Staying Cool on the Trail Below Buffalo Peak

The garnet-colored flowers of the well-named long-tailed wild ginger (Asarum caudatum) were plentiful.

On Saturday, May 13, I joined Molly Juillerat, her friend Michelle, Molly’s dad Lee, and his girlfriend Liane for a hike. Given the forecast for low 90s and the late flowering after such a cold, wet April, I suggested we try the trail that goes along the North Fork of the Middle Fork of the Willamette River. It’s mostly through old-growth forest and is not far from the river, so I thought it would be relatively cool, not too strenuous, and hopefully there would be some pretty woodland flowers. I hadn’t been there since April of 2014, not long after they constructed that section of the North Fork trail (see New Trail to the Base of Buffalo Peak), and none of the others had ever hiked it, although Molly had surveyed in the area back when she was still the botanist for the district.

Michelle was thrilled to have spotted this unusual and very large fungus, sitting right on top of a log, looking rather like a burned-at the-top, sinking soufflé.

These heart-leaved twayblade (Neottia cordata) were growing on top of the stump of an old-growth tree. I don’t think I’d ever seen them growing like this.

Interestingly, the flowers were very similar to what I saw in early April of 2014, and here it was a month later in the season. Spring really was late this year! There were a number of obstacles along the apparently little-used trail, including creek crossings, downed logs, and piles of branches. In spite of those, we made it to the base of the rock just west of Buffalo Peak (or, more appropriately, Buffalo Rock since it is a stand-alone rock well down the side of the ridge). Just before we reached the base of the rocky slope, however, we had to crawl under a very large tree that had fallen down across the trail from the steep slope above, and crossing it below the trail was block by a tangle of branches. Everyone was very good-natured about it, rather enjoying the challenge. I was just relieved we could still find the trail.

I rarely see snakes in the forest, but just like on my first time on this trail, we saw garter snakes. A pair of them were sunning themselves on a mossy log by a wet spot.

On the way back, we decided to look for a shortcut and bushwhacked off the trail at a bend where the trail was close to the road we had parked on. We did find the road, but it certainly wasn’t driveable at that point. We walked back on the mossed-over road, passing an open area called Major Prairie that Molly said the Forest Service had done some work on and she had surveyed many years ago. From here, the road was still maintained and not far from the intersection with the road that continues up past the top of Buffalo Rock. If I can get back to explore the beautiful, rocky slope, I might just park at Major Prairie, walk on the remains of the rest of the road, and cut over to the trail (I made some waypoints on my phone for this) to save some time and energy for the climb. The trail turned out to be a great choice for the hot day, and we all really enjoyed the walk, the flowers, and the company.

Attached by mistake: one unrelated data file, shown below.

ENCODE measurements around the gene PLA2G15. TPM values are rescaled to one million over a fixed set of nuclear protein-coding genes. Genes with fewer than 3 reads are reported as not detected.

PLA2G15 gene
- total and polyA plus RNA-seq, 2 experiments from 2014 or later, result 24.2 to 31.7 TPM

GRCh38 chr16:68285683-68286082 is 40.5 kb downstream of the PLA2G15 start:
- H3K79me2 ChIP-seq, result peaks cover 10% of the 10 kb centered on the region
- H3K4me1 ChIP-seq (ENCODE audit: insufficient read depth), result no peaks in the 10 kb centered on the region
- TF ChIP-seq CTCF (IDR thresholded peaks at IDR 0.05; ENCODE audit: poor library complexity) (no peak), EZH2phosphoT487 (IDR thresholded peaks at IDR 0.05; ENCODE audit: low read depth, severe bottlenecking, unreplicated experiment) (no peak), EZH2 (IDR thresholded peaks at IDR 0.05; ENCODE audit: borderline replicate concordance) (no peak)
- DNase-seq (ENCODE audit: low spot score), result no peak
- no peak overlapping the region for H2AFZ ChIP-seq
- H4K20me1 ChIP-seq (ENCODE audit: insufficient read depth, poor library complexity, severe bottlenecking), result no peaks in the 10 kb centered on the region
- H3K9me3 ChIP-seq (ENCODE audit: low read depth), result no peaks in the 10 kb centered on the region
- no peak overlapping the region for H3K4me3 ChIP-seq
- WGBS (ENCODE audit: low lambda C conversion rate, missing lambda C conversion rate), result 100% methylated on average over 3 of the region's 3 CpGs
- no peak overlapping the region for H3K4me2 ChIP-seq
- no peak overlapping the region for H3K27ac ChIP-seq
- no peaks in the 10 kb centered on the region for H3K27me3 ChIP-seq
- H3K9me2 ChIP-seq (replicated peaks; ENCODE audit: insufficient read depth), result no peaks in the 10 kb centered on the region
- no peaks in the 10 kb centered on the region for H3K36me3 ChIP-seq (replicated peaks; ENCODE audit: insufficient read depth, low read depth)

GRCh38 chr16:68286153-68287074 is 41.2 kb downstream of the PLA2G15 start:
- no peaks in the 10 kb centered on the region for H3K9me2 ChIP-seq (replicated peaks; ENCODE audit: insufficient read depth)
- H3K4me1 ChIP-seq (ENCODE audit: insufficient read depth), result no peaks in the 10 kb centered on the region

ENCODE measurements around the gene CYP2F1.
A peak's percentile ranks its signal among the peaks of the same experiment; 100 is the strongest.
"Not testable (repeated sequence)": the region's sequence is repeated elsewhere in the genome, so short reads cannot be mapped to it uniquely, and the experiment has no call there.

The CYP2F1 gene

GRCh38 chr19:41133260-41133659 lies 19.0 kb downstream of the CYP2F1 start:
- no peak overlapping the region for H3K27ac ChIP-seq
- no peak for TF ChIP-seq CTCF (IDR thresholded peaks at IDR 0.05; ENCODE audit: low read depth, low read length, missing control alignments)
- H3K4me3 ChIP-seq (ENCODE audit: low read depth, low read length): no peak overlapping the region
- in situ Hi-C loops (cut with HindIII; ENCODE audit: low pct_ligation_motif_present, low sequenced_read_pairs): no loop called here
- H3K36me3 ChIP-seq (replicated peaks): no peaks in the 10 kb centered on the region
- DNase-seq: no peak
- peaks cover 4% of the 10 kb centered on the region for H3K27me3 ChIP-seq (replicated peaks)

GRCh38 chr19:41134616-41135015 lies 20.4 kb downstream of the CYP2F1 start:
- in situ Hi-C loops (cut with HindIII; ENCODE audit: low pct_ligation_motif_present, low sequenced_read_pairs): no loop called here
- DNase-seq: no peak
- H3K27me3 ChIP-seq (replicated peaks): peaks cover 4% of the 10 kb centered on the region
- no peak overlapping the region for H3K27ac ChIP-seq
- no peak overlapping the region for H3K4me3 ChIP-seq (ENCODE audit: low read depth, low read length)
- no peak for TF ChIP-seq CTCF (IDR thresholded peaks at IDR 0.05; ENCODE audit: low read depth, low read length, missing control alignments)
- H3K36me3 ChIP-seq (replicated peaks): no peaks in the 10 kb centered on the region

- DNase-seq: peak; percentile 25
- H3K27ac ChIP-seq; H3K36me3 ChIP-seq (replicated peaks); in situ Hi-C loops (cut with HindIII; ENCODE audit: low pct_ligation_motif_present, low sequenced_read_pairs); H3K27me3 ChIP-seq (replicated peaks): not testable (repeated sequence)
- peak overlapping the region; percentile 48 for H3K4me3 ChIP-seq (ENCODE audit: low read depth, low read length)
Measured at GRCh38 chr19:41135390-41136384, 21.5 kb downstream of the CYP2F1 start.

The columnar jointing on this rocky slope is spectacular. The sheets of gold stars (Crocidium multicaule) and Menzies’ larkspur (Delphinium menziesii) are like icing on the cake.

I was surprised Molly and Michelle followed me up the steep bank to where we could get an unobstructed view of the rocks and flowers. Here they are carefully making their way back down to the trail. Someday, I still want to climb all the way up the slope, but I’ll have to do that when it’s not so hot and I don’t have people waiting for me down below.

A sandbar in the North Fork Middle Fork near the end of our walk. The just-leafed-out trees along the river were quite pretty.

The Forest Service doesn’t mention this segment of the North Fork trail on its website, so here are some directions:

Take Highway 58 to the Middle Fork Ranger Station. Turn southeast onto Road 19 (the Aufderheide). After the bridge crossing, turn left and continue for approximately 23 miles. About 1 mile past the Kiahanie Campground and a third of a mile after the road crosses the river, turn left onto Road 1939. Stay left when you reach the intersection of Road 758 on your right after about 0.6 mile. Continue for a half mile until you see the trailhead sign on the left. The trail is about 4 miles one way. It is about 3.3 miles to where the base of the rocks suddenly appears.

On the way home, we stopped along Road 19 at a pull-off where you can look down at a particularly wild place along the river and across at the tall cliffs on the other side. The river was quite dramatic, swollen as it was from the snow melting at higher elevations. This is one spot where I’ll need a drone to get a good look at all the plants growing on the inaccessible cliff!

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